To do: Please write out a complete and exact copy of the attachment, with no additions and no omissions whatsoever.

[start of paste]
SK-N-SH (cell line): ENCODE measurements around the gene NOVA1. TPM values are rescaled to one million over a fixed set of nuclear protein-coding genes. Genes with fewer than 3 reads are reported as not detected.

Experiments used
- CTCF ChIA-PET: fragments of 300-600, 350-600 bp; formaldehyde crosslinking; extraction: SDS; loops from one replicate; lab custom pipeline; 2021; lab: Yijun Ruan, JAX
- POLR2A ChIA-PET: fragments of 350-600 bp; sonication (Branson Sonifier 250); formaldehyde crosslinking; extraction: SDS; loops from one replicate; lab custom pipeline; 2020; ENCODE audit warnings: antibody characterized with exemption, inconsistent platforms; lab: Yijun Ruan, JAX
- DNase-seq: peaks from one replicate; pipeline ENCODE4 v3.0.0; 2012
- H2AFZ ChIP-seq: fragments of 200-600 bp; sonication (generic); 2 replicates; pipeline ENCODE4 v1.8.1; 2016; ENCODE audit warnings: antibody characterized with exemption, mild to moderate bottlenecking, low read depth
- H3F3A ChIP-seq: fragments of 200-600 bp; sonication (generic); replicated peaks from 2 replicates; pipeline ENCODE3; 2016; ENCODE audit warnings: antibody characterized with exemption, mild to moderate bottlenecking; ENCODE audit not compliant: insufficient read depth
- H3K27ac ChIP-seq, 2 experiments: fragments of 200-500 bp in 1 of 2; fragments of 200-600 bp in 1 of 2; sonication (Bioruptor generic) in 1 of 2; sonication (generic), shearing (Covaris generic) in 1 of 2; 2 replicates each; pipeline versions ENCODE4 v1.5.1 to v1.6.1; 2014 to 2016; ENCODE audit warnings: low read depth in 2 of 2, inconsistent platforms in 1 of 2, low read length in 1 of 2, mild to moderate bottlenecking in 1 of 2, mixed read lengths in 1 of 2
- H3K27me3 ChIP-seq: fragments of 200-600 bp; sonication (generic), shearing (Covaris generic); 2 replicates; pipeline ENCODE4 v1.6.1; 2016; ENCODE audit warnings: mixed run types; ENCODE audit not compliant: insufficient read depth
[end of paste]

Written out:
SK-N-SH (cell line): ENCODE measurements around the gene NOVA1. TPM values are rescaled to one million over a fixed set of nuclear protein-coding genes. Genes with fewer than 3 reads are reported as not detected.

Experiments used
- CTCF ChIA-PET: fragments of 300-600, 350-600 bp; formaldehyde crosslinking; extraction: SDS; loops from one replicate; lab custom pipeline; 2021; lab: Yijun Ruan, JAX
- POLR2A ChIA-PET: fragments of 350-600 bp; sonication (Branson Sonifier 250); formaldehyde crosslinking; extraction: SDS; loops from one replicate; lab custom pipeline; 2020; ENCODE audit warnings: antibody characterized with exemption, inconsistent platforms; lab: Yijun Ruan, JAX
- DNase-seq: peaks from one replicate; pipeline ENCODE4 v3.0.0; 2012
- H2AFZ ChIP-seq: fragments of 200-600 bp; sonication (generic); 2 replicates; pipeline ENCODE4 v1.8.1; 2016; ENCODE audit warnings: antibody characterized with exemption, mild to moderate bottlenecking, low read depth
- H3F3A ChIP-seq: fragments of 200-600 bp; sonication (generic); replicated peaks from 2 replicates; pipeline ENCODE3; 2016; ENCODE audit warnings: antibody characterized with exemption, mild to moderate bottlenecking; ENCODE audit not compliant: insufficient read depth
- H3K27ac ChIP-seq, 2 experiments: fragments of 200-500 bp in 1 of 2; fragments of 200-600 bp in 1 of 2; sonication (Bioruptor generic) in 1 of 2; sonication (generic), shearing (Covaris generic) in 1 of 2; 2 replicates each; pipeline versions ENCODE4 v1.5.1 to v1.6.1; 2014 to 2016; ENCODE audit warnings: low read depth in 2 of 2, inconsistent platforms in 1 of 2, low read length in 1 of 2, mild to moderate bottlenecking in 1 of 2, mixed read lengths in 1 of 2
- H3K27me3 ChIP-seq: fragments of 200-600 bp; sonication (generic), shearing (Covaris generic); 2 replicates; pipeline ENCODE4 v1.6.1; 2016; ENCODE audit warnings: mixed run types; ENCODE audit not compliant: insufficient read depth